AP , Washington: President Barack Obama on Tuesday held one of the largest state dinners of his tenure to
celebrate the “enduring alliance” between the US and Italy.
The soiree for Italian Prime Minister Matteo Renzi was the 13th and final state dinner for Obama, who leaves office in January. “Bittersweet” was the word several guests chose to describe the evening.
Rep. Gerald Connolly, D-Va., said it’s “a little sad” that it’s Obama’s last state dinner. But to make the occasion even more memorable, he said, “For tonight only, I pronounce my name ‘Canoli,’ not ‘Connolly.”
Johnny Wright, who styles Michelle Obama’s hair, also described the moment as “bittersweet,” but he, too, was excited to have been invited.
Others sought to inject some levity into the evening.
“We’re Jews, but we identify as Italian,” joked comedian Jerry Seinfeld. By way of explaining why the Obamas may have invited him and his wife, Jessica, Seinfeld said they spend a lot of time traveling in Italy “and we almost exclusively go out for Italian food, but that’s as far as I can figure.”Other guests of Italian heritage included House Minority Leader Nancy Pelosi, D-Calif., the highest-ranking Italian-American in U.S. politics; former race car driver Mario Andretti, who sported socks designed like a checkered racing flag; fashion designer Giorgio Armani; actor John Turturro; New York Gov. Andrew Cuomo; and actor-director Roberto Benigni.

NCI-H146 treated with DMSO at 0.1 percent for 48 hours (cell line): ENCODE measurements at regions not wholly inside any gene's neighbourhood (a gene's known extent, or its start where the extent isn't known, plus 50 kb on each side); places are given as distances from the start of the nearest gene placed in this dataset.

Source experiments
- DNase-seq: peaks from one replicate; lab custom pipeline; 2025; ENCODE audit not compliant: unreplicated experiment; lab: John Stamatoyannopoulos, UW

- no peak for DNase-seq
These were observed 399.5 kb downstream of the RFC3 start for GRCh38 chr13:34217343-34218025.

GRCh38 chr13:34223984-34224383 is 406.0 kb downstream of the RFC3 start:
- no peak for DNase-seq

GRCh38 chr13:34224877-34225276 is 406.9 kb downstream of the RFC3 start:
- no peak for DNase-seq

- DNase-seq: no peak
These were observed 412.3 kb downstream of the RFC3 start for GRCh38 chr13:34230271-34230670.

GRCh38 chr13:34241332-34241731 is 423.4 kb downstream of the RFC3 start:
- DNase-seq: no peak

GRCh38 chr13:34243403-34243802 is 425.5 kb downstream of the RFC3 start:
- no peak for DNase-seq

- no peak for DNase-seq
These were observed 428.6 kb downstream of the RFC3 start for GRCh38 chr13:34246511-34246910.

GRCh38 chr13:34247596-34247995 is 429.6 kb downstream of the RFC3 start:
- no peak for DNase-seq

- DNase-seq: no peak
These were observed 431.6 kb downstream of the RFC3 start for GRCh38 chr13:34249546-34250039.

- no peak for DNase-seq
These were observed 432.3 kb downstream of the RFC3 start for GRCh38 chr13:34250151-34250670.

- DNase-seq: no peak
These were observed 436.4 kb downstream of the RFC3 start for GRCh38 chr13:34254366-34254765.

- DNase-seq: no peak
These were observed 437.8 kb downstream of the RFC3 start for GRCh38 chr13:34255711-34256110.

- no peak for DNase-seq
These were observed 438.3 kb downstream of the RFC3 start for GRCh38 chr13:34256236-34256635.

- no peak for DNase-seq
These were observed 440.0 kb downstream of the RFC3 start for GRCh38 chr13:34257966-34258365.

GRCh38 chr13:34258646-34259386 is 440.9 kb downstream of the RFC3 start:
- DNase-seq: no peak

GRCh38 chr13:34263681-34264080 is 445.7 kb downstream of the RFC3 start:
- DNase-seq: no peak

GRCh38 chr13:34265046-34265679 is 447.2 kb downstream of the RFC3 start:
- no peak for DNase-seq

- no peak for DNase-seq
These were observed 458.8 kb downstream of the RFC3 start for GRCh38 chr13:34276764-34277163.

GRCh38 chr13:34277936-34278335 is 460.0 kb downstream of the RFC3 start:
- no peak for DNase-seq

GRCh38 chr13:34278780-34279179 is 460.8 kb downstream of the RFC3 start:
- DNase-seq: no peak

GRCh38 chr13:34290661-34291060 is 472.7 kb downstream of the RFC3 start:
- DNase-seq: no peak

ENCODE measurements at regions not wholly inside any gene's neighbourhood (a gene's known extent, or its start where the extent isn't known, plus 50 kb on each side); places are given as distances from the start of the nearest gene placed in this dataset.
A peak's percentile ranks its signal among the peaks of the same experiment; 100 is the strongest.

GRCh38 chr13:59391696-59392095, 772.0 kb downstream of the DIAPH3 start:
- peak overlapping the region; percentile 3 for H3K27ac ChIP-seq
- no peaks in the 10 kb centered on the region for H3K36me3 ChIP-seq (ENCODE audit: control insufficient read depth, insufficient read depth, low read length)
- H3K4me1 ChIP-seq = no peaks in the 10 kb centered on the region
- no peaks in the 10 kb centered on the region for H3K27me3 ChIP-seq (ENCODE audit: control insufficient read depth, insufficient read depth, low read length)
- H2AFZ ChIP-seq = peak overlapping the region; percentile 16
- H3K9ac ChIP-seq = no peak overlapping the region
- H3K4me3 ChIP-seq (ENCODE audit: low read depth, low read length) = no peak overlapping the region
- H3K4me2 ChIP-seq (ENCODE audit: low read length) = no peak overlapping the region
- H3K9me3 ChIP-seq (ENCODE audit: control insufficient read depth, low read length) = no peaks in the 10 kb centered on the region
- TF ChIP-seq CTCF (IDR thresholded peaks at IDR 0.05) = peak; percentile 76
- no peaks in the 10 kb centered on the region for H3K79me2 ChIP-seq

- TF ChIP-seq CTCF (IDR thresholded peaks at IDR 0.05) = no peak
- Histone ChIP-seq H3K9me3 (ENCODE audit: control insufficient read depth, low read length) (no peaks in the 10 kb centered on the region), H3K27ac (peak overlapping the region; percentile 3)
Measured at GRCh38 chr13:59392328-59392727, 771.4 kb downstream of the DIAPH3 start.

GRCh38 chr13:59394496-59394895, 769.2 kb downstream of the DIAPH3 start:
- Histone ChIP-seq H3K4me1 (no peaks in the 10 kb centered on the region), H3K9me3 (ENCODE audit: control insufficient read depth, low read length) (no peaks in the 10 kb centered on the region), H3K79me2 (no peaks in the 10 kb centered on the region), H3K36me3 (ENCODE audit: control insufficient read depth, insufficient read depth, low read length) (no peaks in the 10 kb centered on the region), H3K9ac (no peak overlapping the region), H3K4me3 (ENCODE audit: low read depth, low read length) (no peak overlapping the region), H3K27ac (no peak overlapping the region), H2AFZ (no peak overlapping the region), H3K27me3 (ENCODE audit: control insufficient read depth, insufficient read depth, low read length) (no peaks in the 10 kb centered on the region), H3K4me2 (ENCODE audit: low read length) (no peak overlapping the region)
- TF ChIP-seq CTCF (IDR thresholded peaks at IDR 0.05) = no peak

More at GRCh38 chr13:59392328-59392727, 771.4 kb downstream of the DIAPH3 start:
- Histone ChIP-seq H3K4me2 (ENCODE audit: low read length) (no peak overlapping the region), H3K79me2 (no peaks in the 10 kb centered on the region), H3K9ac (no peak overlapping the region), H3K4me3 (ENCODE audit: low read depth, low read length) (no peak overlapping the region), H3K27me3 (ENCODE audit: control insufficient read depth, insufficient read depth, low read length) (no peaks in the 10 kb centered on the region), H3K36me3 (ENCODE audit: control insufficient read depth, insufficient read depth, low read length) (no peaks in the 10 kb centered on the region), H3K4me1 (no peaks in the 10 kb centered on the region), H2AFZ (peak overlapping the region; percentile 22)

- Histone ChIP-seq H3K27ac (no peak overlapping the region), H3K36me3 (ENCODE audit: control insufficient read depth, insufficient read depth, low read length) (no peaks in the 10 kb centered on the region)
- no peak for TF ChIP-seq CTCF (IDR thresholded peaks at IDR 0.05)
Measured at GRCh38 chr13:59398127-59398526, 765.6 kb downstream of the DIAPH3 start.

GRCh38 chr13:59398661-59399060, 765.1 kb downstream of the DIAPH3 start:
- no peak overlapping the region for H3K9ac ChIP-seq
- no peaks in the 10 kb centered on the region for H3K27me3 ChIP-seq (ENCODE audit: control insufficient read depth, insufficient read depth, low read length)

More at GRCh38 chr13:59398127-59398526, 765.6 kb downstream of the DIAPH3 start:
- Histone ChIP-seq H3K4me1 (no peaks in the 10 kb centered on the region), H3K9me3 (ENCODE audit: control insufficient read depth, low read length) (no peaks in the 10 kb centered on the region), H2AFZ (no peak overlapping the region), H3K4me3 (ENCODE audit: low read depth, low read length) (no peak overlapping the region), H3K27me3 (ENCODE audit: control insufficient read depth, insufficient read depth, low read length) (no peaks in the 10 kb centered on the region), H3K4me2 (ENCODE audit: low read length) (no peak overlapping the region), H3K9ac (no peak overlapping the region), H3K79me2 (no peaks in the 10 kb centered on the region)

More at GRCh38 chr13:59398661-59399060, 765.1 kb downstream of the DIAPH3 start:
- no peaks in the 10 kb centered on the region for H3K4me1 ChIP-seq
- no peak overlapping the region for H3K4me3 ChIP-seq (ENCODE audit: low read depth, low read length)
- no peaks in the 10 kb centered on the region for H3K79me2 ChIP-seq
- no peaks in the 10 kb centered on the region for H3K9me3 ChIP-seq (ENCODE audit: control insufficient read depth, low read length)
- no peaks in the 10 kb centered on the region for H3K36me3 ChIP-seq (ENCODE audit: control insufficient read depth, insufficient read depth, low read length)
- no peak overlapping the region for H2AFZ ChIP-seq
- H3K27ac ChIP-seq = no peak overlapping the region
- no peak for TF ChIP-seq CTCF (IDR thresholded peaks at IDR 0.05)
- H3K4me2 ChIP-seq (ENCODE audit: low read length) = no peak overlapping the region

Mrs. Obama wore a rose gold chainmail gown from Italian label Atelier Versace, the White House said. Other women also went Italian in their choice of attire, clothing themselves in designs by Valentino, Roberto Cavalli and others.
In his pre-dinner toast, Obama said American democracy had been graced by a touch of Italy. He noted that the Lincoln Memorial and the interior of the U.S. Capitol dome were done by Italians, and raised a glass to the two nations’ “enduring alliance.”
Obama has held 13 state dinners during nearly eight years in office — two more than President George W. Bush, but fewer than other recent predecessors, according to the White House Historical Association. President Bill Clinton far exceeded both of his successors with 28 dinners during his two terms in office.